The New Trend in Social Policies. Conditional Cash Transfer Programs

A Comparative Analysis of Peru and Ecuador

Term Paper, 2013
20 Pages, Grade: 1.4


Table of Content

1. Introduction

2. Justification of case selection

3. Comparing CCTs: Juntos, Peru and Bono de Desarollo Humano, Ecuador
3.1 Targeting methods
3.2 Benefit scheme
3.3 Conditionality
3.4 Program's administration
3.5 Outcome on poverty, health and education

4. Explaining the differences
4.1 Political regime
4.2 Historical legacy of social provision and current social policies
4.3 Structural factors: economic conditions and supply side

5. Conclusion



1. Introduction

Initiated by the Millennium Development Goals (MDGs), an enormous scholarly discussion has evolved in the last decade on how to tackle poverty and reduce inequality. Social protection programs, especially social assistance programs, have played a crucial role in helping the poor. In this context, the Latin America region presents a highly interesting case to analyze, as levels of poverty and inequality were high for decades, but have only dropped in the last decade. Many experts make the introduction of a new form of social policies accountable for this change, Conditional Cash Transfer (CCT) Programs. CCTs were introduced in the 1990s with Progresa and Bolsa Escola with the first such programs implemented in Mexico and Brazil. As the first CCT programs have proven successful, seventeen Latin American countries, amongst others Honduras (1998), Colombia (2000), Peru (2005) and Ecuador (2003), have implemented this new form of social assistance programs between 1990 and 2011. CCTs provide financial funds to poor families; given the condition that beneficiaries, mostly children and mothers, fulfill certain conditions on schooling and health visits (Adato & Hoddinott, 2010). Conducted in such a way, CCTs have dual objectives. As a short-term goal, CCTs seek to alleviate poverty at the household level. As a long-term goal, CCTs aim at developing human capital by focusing on education and health issues accountable for the vicious cycle of poverty (Handa & Davis, 2006). Today, CCTs are an integral part of almost every country's social policy in Latin America. Although many scholars and policy experts agree that CCTs are powerful tools in balancing inequality, many argue that CCTs are not the "magic bullets" of social policy as often praised (Janvry & Sadoulet, 2004). In fact, positive effects on education and health issues cannot to be solely accounted to CCTs but also depend on many other factors.

After a justification of the selected cases, Peru and Ecuador, this paper will provide a descriptive comparison of Juntos in Peru and Bono de Desarollo Humano (BDH) in Ecuador by contrasting their targeting methods, benefit scheme, conditions associated with the benefits, program's administration as well as the outcome on health and education issues. The main part of the paper analyzes to which extent political regime, the historical legacy of social policy and current social policies as well as structural conditions, such as a country's economic situation and supply side conditions, account for the differences in CCT designs and outcomes. The paper concludes with the main findings of the comparative analysis and advice for policy-makers and analysts.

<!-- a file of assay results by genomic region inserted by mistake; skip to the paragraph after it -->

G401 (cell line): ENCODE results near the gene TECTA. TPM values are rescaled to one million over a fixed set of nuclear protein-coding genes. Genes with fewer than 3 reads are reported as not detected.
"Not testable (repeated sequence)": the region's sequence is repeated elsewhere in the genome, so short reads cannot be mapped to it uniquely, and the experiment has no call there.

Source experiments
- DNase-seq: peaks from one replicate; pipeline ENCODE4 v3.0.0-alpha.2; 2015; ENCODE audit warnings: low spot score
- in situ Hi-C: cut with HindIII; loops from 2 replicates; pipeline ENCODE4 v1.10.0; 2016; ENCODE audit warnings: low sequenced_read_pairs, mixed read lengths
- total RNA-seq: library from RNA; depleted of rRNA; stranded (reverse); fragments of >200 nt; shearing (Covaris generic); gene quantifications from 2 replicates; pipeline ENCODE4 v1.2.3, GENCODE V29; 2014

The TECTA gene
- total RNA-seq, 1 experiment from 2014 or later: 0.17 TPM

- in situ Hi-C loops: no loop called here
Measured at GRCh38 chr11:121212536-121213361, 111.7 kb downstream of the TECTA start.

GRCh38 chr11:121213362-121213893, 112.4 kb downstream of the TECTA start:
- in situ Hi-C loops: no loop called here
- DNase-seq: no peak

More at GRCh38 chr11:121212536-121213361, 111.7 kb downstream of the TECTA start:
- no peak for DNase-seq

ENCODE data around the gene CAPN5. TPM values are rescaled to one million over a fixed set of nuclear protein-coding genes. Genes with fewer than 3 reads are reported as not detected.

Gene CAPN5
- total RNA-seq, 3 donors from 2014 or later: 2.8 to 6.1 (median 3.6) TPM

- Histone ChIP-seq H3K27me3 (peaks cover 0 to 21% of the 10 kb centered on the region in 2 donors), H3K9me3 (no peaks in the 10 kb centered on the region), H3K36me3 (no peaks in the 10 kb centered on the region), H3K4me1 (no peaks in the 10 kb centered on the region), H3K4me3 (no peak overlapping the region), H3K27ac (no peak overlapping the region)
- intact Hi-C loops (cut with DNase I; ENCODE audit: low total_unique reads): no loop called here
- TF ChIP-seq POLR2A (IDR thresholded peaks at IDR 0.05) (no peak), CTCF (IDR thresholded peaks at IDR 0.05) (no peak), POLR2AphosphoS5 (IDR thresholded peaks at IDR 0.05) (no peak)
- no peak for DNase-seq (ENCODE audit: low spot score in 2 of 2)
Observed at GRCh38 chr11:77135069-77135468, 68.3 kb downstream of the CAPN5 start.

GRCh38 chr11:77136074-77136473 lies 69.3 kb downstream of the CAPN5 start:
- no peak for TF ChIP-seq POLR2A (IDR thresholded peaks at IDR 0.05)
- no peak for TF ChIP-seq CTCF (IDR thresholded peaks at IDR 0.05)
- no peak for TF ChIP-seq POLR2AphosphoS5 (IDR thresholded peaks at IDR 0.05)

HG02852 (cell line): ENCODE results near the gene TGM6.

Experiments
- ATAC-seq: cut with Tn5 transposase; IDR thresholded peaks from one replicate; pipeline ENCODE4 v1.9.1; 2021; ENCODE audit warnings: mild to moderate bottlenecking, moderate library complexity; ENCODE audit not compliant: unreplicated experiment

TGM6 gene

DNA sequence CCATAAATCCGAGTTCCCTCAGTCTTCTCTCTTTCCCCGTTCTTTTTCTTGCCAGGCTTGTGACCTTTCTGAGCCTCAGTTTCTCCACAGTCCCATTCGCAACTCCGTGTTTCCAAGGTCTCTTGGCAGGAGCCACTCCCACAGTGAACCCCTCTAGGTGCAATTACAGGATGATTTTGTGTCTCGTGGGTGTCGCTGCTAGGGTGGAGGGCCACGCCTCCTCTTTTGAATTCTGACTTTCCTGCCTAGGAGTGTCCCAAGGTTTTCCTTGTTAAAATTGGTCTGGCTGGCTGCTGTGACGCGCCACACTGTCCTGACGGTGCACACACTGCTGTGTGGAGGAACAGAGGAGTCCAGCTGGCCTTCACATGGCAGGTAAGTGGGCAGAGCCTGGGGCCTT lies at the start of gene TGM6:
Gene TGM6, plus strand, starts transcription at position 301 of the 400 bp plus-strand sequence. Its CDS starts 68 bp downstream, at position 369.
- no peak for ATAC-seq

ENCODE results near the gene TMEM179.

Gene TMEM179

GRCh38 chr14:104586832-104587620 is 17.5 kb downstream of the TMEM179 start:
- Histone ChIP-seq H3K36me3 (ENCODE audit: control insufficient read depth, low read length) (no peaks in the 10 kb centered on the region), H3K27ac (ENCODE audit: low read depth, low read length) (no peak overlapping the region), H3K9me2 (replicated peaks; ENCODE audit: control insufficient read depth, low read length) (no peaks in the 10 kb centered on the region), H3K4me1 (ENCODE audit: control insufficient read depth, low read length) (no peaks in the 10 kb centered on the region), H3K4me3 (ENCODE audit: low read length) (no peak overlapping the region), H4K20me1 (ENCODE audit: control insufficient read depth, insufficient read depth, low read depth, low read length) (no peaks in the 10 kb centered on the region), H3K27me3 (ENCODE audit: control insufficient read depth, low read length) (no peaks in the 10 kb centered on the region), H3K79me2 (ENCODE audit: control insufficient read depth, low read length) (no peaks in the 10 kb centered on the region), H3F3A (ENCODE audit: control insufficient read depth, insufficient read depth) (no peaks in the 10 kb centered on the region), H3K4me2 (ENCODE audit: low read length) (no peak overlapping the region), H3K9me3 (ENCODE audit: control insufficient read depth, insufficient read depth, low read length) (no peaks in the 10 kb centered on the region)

2. Justification of case selection

Why does this paper discuss CCTs in Peru and Ecuador and not any other Latin American country? This is a legitimate question, which needs to be answered to fully understand the following analysis. Peru and Ecuador as well as their CCTs hold significant similarities and differences, making these two countries interesting cases to study.

Regarding size and population, Peru and Ecuador are the most similar compared to other Latin American countries. Both countries have consolidated their democratic regimes in the last decade, however, still encounter major issues such as elite capturing of political institutions or corruption. Furthermore, both countries have experienced a decent economic growth. Nevertheless, inequality, extreme poverty as well as non-extreme poverty are major concerns in Peru and Ecuador. Especially, the latter presents a challenge for CCT programs in both countries. Levels of GINI coefficient are very similar as well as the percentage of GDP spent on social policies today, focusing first of all on education and secondly on health (ECLAC, 2012).

Despite the similarities, Peru and Ecuador are quite different countries. While Ecuador's government under Rafael Correa is very leftist, Peru's government under Alejandro Toledo as well as Alan García is positioned in the political center. Moreover, historical legacies of social policies in both countries are very different just as their current social policies due to the elected government. This mix of similarities and differences are reflected in the design and outcome of the CCT programs of the respective countries. Lastly, Peru's and Ecuador's background of CCT is quite distinctive: while Peru has not worked with cash transfers before, Ecuador has extensive experience with conditional and non-conditional cash transfer programs. The similarities of both countries and their respective CCT programs build a good basis to compare these countries; the differences allow for promising findings in the comparative analysis.

3. Comparing CCTs: Juntos, Peru and Bono de Desarollo Humano, Ecuador

3.1 Targeting methods